My wife died two months ago and I’ve heard a preacher say that when you die “you don’t go home alone”, and that two angels go with you. What does the Bible say about this?
I don’t know of Bible references to a specific number of angels that accompany a dying person to Heaven. In Luke 16, the story of the rich man and Lazarus (the poor man), it does say in verse 22 “ The poor man died and was carried by the angels to Abraham's side.” Though this story has often been dismissed as a parable, there is evidence to suggest Jesus may be telling a story that actually happened. Randy writes this in his book Heaven about why he believes we can take most of the Lazarus story literally:
Did you know that this is the only parable Jesus told in which he gave a specific name to someone in the story? Naming Lazarus suggests that Jesus was speaking of a real man who had that name. Furthermore, if the events in this story didn’t actually happen, if Jesus made up the name for the poor man, why would he choose the name Lazarus—the name of his close friend, who was actually a rich man, not a poor man? Jesus knew that Lazarus, the brother of Mary and Martha, would die and Jesus would raise him from the dead. Using Lazarus’s name would inevitably create confusion—two different Lazaruses who die and live again, one in Paradise, the other on Earth? When Jesus could have chosen from hundreds of other names, it seems doubtful he would have invented a name that would unnecessarily confuse. The best explanation for why Jesus called the man Lazarus may be this: He was a real man, and that was his name. If so, it increases the probability that Jesus was telling us about what actually happened to two men after they died.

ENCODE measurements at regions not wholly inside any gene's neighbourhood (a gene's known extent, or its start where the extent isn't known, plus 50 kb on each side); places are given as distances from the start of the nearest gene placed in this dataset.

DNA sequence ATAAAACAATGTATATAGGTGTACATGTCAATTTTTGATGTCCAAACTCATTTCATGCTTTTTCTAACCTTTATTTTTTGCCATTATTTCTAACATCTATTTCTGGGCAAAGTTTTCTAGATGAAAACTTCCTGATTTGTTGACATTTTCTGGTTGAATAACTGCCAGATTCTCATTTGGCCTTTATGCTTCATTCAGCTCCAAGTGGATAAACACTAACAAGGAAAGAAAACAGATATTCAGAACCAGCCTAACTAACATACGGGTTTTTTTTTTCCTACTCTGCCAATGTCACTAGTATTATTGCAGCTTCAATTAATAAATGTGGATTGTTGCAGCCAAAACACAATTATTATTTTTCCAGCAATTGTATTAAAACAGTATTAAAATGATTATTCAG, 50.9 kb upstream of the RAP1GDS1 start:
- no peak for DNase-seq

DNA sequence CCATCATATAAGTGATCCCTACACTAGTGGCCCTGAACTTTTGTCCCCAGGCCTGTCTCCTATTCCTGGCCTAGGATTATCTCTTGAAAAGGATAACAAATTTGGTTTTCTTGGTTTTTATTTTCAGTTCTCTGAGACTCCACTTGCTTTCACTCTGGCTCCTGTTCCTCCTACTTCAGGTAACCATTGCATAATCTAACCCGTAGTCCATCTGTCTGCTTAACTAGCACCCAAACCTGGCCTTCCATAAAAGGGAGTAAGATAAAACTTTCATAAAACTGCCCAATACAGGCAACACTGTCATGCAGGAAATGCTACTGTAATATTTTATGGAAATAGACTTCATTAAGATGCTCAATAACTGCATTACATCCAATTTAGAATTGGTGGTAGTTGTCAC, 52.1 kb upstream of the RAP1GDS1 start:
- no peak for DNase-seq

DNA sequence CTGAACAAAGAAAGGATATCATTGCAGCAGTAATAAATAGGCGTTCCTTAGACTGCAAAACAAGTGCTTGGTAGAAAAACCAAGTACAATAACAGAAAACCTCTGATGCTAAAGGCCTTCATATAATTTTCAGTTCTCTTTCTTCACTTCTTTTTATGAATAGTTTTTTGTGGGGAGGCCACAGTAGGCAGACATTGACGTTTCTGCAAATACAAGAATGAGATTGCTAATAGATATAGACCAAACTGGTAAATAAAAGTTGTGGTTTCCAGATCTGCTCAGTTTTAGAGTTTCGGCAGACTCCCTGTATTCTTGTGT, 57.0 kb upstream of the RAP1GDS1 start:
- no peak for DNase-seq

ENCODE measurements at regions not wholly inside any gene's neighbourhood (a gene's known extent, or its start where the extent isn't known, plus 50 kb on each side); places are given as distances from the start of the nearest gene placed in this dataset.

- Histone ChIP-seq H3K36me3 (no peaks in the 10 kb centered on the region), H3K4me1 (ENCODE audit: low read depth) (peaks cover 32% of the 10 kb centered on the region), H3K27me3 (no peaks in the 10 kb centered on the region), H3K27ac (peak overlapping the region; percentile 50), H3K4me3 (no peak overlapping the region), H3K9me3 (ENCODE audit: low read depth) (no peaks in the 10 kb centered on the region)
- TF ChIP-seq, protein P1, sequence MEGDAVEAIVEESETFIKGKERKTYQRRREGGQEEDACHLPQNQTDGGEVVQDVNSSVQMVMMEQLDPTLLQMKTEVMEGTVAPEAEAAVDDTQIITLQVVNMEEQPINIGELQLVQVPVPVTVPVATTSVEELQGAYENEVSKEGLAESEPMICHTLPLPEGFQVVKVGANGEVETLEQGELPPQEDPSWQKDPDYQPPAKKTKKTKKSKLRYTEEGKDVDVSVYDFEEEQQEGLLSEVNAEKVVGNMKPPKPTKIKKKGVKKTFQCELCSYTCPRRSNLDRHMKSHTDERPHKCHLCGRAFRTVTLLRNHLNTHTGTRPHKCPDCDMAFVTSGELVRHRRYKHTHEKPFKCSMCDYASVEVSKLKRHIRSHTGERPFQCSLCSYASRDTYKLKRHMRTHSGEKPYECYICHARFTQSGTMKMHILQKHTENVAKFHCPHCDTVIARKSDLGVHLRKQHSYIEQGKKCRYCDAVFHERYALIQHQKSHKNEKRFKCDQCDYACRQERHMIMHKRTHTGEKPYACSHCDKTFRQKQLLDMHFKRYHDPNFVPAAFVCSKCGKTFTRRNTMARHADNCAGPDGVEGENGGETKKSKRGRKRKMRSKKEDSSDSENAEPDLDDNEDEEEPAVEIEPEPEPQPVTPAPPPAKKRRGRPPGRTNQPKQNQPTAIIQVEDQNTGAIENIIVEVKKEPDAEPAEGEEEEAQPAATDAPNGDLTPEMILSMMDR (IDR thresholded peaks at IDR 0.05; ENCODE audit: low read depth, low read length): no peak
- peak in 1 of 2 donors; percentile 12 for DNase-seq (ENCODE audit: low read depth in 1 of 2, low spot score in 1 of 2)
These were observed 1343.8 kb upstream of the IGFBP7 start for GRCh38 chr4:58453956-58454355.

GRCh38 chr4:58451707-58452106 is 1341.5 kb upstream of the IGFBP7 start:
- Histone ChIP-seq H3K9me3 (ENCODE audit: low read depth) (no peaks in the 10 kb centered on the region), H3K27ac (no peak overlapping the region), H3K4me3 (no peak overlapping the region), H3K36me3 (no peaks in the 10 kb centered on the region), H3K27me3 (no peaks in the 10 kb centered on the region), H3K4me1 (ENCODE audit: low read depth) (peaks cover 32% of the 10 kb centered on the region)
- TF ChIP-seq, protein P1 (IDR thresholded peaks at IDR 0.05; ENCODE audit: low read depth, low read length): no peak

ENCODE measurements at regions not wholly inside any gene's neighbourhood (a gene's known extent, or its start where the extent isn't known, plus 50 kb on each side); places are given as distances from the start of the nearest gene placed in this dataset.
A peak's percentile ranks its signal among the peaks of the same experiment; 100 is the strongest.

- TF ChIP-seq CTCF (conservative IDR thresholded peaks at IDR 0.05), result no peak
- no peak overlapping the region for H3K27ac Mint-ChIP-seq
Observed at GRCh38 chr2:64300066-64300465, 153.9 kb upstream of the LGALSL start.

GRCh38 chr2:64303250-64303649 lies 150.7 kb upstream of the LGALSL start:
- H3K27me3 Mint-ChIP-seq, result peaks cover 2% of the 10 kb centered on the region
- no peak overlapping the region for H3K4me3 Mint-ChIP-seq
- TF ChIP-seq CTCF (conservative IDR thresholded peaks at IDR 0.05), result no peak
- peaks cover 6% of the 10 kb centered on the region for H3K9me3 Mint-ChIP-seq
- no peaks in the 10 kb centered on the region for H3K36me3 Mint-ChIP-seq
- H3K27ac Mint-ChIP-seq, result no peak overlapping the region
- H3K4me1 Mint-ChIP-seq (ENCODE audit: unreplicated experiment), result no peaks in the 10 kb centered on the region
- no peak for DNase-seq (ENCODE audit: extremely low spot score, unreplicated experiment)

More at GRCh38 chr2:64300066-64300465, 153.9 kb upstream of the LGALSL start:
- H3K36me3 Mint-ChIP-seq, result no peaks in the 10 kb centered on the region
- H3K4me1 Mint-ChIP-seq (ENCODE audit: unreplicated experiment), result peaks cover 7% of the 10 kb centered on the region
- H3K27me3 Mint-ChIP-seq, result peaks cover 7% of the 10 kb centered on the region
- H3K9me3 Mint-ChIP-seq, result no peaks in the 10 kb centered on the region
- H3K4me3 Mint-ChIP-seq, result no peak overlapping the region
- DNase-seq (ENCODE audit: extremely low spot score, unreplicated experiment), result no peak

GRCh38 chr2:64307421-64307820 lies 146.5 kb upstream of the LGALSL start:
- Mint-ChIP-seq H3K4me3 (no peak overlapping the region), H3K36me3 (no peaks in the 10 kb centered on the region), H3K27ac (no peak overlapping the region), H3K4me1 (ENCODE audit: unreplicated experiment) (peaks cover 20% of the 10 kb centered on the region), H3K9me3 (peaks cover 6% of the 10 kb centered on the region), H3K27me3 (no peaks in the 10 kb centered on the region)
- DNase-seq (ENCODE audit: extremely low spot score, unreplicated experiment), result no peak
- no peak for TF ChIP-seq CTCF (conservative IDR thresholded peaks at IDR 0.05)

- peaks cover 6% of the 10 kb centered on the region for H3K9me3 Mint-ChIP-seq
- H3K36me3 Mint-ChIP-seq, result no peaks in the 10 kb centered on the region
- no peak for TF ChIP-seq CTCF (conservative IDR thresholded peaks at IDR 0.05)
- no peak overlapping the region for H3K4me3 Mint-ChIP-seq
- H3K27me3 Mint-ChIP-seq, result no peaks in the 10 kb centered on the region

So, if we take the story of Lazarus as a model for the present Heaven (where believers in this age go when we die), then we can hypothesize that believers are ushered into the presence of Christ upon their death by angels.
Another Bible reference that may be of comfort to you is in 2 Corinthians 5:8 where Paul says he is “…willing rather to be absent from the body, and to be present with the Lord.” This reminds us that there is no time of loneliness between death and being present with the Lord. When our soul leaves this body it is present with the Lord. Finally, we’re able to rejoice that the work of Christ has been accomplished and that then, if we confess with our mouths and believe in our hearts that He is Lord we will be saved – regardless of angels carrying us into His presence or not.
Julia (Stager) Mayo holds a Master of Arts in Biblical and Theological Studies from Western Seminary. She was previously part of the Eternal Perspective Ministries staff, and still does occasional research work for Randy Alcorn.